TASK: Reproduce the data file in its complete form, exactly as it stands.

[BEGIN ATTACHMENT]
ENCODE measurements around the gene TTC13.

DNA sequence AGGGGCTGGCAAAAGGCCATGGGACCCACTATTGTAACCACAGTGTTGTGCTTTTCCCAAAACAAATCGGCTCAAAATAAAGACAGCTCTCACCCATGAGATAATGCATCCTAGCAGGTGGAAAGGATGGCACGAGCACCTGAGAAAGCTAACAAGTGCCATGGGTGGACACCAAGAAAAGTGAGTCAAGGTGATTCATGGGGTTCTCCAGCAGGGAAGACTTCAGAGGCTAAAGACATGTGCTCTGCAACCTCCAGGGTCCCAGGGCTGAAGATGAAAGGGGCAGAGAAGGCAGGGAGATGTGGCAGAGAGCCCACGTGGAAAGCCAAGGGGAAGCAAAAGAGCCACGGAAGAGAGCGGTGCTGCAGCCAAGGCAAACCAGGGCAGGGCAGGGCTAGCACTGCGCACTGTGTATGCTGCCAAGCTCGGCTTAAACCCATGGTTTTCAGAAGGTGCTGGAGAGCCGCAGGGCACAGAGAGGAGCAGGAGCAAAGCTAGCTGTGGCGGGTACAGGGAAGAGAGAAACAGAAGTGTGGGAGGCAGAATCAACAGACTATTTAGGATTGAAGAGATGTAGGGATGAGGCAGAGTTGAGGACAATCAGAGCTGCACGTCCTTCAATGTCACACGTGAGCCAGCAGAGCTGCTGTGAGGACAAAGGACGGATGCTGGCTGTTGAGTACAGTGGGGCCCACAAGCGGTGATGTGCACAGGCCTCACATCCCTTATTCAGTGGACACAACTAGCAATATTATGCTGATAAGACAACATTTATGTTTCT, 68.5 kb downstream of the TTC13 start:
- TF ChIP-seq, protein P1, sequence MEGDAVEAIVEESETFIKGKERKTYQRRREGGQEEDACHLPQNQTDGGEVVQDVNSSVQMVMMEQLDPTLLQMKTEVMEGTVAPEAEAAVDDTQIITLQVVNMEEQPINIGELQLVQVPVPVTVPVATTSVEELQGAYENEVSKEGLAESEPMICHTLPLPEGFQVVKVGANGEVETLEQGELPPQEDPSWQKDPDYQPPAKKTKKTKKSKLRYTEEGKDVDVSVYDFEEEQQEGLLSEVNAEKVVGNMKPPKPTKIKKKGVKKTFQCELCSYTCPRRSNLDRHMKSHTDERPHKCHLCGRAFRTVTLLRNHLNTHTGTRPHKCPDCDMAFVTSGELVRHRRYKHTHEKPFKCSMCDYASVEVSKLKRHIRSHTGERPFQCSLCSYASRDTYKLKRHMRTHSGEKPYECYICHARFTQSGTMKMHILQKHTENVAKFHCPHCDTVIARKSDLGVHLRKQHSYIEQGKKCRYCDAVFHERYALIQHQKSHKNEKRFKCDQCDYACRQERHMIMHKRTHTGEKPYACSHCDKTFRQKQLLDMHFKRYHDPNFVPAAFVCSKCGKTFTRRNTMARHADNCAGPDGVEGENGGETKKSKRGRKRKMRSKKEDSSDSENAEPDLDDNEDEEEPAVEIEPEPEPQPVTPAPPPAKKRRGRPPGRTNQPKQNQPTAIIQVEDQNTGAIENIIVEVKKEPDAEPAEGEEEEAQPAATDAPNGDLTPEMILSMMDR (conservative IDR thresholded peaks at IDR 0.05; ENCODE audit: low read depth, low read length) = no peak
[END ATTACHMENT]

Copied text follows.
ENCODE measurements around the gene TTC13.

DNA sequence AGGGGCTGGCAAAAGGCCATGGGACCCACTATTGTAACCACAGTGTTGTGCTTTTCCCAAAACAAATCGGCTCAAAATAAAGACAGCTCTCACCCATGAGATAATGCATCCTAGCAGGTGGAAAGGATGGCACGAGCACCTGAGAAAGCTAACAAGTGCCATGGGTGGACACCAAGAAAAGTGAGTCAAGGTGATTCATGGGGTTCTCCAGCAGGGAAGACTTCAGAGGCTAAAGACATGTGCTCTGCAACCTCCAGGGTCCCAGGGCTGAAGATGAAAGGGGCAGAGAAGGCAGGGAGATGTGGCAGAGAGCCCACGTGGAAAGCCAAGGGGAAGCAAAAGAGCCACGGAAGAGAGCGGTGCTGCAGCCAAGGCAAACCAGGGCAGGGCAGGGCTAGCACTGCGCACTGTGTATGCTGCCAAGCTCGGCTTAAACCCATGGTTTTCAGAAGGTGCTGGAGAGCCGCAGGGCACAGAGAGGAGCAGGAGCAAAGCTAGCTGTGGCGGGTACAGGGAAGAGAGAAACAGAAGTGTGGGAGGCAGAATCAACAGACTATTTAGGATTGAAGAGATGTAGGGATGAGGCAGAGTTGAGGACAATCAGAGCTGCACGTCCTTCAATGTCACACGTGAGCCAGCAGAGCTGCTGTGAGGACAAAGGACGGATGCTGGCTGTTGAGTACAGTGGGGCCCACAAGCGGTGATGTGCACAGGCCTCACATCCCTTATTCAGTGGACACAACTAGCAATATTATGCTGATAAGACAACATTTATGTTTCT, 68.5 kb downstream of the TTC13 start:
- TF ChIP-seq, protein P1, sequence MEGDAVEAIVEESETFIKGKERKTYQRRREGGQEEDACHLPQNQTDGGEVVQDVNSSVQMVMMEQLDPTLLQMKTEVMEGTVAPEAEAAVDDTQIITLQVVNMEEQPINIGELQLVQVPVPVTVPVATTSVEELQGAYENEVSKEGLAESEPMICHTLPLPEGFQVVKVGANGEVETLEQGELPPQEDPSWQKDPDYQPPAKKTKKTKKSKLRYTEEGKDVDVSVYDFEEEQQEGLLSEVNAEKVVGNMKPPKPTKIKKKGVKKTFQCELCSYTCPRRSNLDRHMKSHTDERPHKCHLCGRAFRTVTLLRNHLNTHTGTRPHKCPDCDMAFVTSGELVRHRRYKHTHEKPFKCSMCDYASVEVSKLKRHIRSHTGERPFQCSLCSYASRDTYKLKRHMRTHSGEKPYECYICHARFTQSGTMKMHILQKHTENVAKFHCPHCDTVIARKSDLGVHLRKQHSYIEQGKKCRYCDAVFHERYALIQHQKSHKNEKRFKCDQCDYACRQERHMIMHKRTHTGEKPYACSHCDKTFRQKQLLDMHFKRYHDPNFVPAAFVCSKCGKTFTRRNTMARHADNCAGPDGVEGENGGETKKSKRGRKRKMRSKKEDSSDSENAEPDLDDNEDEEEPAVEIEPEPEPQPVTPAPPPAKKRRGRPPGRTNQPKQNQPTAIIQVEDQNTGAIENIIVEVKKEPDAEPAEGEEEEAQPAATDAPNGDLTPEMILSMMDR (conservative IDR thresholded peaks at IDR 0.05; ENCODE audit: low read depth, low read length) = no peak